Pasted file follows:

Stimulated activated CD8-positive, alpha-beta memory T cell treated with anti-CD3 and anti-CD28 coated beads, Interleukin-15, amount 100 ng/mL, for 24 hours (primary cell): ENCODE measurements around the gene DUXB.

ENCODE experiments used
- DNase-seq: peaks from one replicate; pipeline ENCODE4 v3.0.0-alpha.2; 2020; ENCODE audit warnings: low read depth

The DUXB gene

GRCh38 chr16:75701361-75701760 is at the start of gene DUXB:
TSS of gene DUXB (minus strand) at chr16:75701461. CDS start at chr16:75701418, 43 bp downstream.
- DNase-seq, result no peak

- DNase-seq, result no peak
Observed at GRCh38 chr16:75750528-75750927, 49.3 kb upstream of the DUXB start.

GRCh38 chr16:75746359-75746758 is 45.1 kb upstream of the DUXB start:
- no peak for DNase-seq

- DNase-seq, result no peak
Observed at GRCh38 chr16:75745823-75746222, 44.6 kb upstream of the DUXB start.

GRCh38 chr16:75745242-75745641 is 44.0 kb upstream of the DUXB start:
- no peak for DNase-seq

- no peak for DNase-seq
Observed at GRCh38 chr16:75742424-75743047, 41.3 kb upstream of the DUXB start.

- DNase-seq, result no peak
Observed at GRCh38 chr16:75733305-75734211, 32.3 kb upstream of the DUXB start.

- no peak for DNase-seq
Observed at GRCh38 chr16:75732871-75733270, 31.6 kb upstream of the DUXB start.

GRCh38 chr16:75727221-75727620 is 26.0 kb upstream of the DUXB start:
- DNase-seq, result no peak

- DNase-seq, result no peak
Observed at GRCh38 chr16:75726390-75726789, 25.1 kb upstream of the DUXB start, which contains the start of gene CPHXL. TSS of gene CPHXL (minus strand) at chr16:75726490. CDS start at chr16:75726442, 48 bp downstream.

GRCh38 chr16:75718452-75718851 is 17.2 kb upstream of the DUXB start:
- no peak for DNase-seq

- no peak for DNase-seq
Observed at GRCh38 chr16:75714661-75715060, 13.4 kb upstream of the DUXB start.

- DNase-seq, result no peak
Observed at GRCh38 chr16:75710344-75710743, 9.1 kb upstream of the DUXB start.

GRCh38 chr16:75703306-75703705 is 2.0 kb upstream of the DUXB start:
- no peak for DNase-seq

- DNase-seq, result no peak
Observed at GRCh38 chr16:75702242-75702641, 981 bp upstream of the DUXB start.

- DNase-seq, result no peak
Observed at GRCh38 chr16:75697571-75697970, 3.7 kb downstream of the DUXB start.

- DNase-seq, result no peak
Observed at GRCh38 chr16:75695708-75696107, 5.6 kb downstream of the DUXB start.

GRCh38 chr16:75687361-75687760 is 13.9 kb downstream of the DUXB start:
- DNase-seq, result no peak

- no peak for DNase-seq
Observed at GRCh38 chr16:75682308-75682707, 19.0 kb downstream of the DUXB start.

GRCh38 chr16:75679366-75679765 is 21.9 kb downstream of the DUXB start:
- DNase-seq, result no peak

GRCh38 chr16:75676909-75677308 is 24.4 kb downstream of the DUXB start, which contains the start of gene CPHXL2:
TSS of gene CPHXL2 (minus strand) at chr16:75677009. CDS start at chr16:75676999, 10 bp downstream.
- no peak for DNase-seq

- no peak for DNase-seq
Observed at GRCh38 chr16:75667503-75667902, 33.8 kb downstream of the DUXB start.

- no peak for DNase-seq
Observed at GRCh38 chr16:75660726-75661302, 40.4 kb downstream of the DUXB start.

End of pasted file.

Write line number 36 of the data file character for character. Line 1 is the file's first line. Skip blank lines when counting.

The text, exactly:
- DNase-seq, result no peak